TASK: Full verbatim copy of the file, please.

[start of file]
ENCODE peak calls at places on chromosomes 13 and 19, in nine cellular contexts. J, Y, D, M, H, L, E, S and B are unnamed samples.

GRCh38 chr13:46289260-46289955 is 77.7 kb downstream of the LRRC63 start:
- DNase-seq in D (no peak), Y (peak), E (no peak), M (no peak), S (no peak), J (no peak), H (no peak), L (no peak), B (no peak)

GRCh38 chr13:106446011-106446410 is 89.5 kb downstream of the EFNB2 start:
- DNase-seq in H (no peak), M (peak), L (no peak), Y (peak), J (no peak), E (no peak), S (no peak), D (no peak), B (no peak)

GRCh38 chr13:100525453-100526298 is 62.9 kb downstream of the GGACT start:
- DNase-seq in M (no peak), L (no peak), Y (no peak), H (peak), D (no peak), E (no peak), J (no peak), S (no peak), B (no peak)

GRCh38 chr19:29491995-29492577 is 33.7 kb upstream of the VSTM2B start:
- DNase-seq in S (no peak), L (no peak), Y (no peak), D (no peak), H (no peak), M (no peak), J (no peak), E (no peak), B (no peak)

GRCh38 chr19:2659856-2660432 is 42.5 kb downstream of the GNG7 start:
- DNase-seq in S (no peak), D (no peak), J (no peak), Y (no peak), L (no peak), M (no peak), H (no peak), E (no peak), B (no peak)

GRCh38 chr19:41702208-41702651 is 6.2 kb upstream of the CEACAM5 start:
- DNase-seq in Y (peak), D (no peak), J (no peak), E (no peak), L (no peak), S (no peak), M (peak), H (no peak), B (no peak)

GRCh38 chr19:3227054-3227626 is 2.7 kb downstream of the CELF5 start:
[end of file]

ENCODE peak calls at places on chromosomes 13 and 19, in nine cellular contexts. J, Y, D, M, H, L, E, S and B are unnamed samples.

GRCh38 chr13:46289260-46289955 is 77.7 kb downstream of the LRRC63 start:
- DNase-seq in D (no peak), Y (peak), E (no peak), M (no peak), S (no peak), J (no peak), H (no peak), L (no peak), B (no peak)

GRCh38 chr13:106446011-106446410 is 89.5 kb downstream of the EFNB2 start:
- DNase-seq in H (no peak), M (peak), L (no peak), Y (peak), J (no peak), E (no peak), S (no peak), D (no peak), B (no peak)

GRCh38 chr13:100525453-100526298 is 62.9 kb downstream of the GGACT start:
- DNase-seq in M (no peak), L (no peak), Y (no peak), H (peak), D (no peak), E (no peak), J (no peak), S (no peak), B (no peak)

GRCh38 chr19:29491995-29492577 is 33.7 kb upstream of the VSTM2B start:
- DNase-seq in S (no peak), L (no peak), Y (no peak), D (no peak), H (no peak), M (no peak), J (no peak), E (no peak), B (no peak)

GRCh38 chr19:2659856-2660432 is 42.5 kb downstream of the GNG7 start:
- DNase-seq in S (no peak), D (no peak), J (no peak), Y (no peak), L (no peak), M (no peak), H (no peak), E (no peak), B (no peak)

GRCh38 chr19:41702208-41702651 is 6.2 kb upstream of the CEACAM5 start:
- DNase-seq in Y (peak), D (no peak), J (no peak), E (no peak), L (no peak), S (no peak), M (peak), H (no peak), B (no peak)

GRCh38 chr19:3227054-3227626 is 2.7 kb downstream of the CELF5 start: